But at the center of the movie is a more personal story designed to tug at our heartstrings. As fortune and the script would have it, on this day of all days Assunta arrives at work only to be immediately confronted by the father of Lucia (Maurizio Micheli). This downcast gentleman has been in jail in Argentina, believing the letters, which in the order of things he says were all that kept him alive, were from his daughter, one of Assunta's coworkers at the hotel. Not a bit of it. Lucia (Marina Rocco), an unstable young woman who wanted to become a sort of high level call girl, actually disappeared from the hotel and Assunta's life nearly ten years ago, and Assunta herself wrote all the letters. Though the script doesn't say so, perhaps she does this to unburden herself--because the stories she told in the letters were about her own life--and to have an idyllic parental relationship. In the brief opening sequence we see Assunta being driven to work accompanied by her mother, an extremely tiresome woman.

    Much of the film consists of flashbacks showing Lucia's progressive meltdowns as witnessed by Assunta. At the hotel Lucia glimpses women she thinks are no better than herself who consort with seedy bigwigs of the order of the media/sports honchos and share in their huge profits, and she wants a piece of that pie. The flashbacks introduce another unhappy woman who was part of the picture, Fatima (Zaira Berrazouga), a hijab-wearing Palestinan who has seen her family blown up and bursts into tears every time she is touched. It's hard to see her as succeeding even momentarily as a member of the hotel staff. She too disappeared from the hotel a long while ago. There are also a couple of scenes set in the present time involving another waitress who refuses to marry her boyfriend because she says she's unfaithful to him, and the head waiter, who gallantly offers to marry her, though he admits he's "a bit" gay. As a parallel to Dr. Otternschlag there's the concierge (Gianni Cannavacciuolo), who just happens to be retiring from his job that day, like Assunta.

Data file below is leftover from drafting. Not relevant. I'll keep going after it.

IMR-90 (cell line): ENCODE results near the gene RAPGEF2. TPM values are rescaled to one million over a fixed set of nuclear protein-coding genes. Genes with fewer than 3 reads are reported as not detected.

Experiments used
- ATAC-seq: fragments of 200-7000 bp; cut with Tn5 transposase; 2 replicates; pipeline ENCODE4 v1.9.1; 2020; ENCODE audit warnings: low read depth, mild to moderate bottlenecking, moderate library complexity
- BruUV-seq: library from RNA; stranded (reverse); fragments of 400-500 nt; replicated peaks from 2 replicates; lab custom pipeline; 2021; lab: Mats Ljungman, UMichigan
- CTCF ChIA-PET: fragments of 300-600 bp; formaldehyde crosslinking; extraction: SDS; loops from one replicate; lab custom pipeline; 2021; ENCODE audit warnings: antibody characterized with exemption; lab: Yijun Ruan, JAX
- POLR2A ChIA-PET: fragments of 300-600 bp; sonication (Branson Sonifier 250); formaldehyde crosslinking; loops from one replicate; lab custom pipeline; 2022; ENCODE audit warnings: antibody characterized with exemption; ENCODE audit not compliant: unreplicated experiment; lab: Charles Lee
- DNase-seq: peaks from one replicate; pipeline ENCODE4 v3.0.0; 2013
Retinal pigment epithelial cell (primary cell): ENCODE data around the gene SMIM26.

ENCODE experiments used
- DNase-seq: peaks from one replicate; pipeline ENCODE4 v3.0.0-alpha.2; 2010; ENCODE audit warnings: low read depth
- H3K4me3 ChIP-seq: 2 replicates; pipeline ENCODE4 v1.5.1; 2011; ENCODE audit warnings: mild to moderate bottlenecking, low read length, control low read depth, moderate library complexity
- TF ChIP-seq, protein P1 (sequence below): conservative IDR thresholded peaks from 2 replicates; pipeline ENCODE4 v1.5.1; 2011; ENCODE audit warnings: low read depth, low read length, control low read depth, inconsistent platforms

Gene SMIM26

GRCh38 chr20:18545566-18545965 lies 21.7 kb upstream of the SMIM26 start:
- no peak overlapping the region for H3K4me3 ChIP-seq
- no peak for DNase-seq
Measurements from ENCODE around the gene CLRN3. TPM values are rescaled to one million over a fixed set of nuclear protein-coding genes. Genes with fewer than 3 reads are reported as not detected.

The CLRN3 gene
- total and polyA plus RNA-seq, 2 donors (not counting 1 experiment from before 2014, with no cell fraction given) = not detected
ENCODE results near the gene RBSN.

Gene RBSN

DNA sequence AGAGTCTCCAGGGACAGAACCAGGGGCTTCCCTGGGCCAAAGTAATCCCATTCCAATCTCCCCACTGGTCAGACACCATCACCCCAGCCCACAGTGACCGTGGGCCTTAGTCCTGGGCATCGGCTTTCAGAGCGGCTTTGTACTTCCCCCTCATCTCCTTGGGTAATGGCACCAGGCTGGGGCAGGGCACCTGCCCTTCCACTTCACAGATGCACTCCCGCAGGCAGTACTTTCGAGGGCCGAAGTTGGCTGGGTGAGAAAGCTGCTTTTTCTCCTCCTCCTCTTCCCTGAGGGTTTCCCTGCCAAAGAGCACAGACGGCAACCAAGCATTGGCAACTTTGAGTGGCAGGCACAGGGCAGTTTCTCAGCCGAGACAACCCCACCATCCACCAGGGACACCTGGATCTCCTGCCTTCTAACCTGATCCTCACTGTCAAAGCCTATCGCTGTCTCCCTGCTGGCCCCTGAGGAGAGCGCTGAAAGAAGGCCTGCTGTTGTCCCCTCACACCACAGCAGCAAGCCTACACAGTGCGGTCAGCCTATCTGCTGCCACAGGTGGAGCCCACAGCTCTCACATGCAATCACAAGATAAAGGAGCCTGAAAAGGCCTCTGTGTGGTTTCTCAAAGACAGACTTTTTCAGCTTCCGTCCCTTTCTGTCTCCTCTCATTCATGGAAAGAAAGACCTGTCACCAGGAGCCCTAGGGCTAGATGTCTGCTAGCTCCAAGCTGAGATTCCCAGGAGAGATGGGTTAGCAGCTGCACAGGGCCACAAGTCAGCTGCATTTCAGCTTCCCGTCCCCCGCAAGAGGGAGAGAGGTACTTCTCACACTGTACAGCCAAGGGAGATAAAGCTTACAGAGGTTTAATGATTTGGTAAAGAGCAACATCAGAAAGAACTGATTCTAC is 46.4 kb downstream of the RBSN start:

The Waltz is a marvel of technique in its one-shot fluidity. Everything was mapped out with crews here and there around the hotel, and according to film producer Gian Mario Feletti, present at the Open Roads Lincoln Center presentation, the entire 90-minute sequence was shot ten times, and then narrowed down to four, and then one. Only a little bit of dubbing was used, he said. There wasn't much special lighting, which makes some sequences, especially early on, seem too dark, but in that sense, perhaps more naturalistic.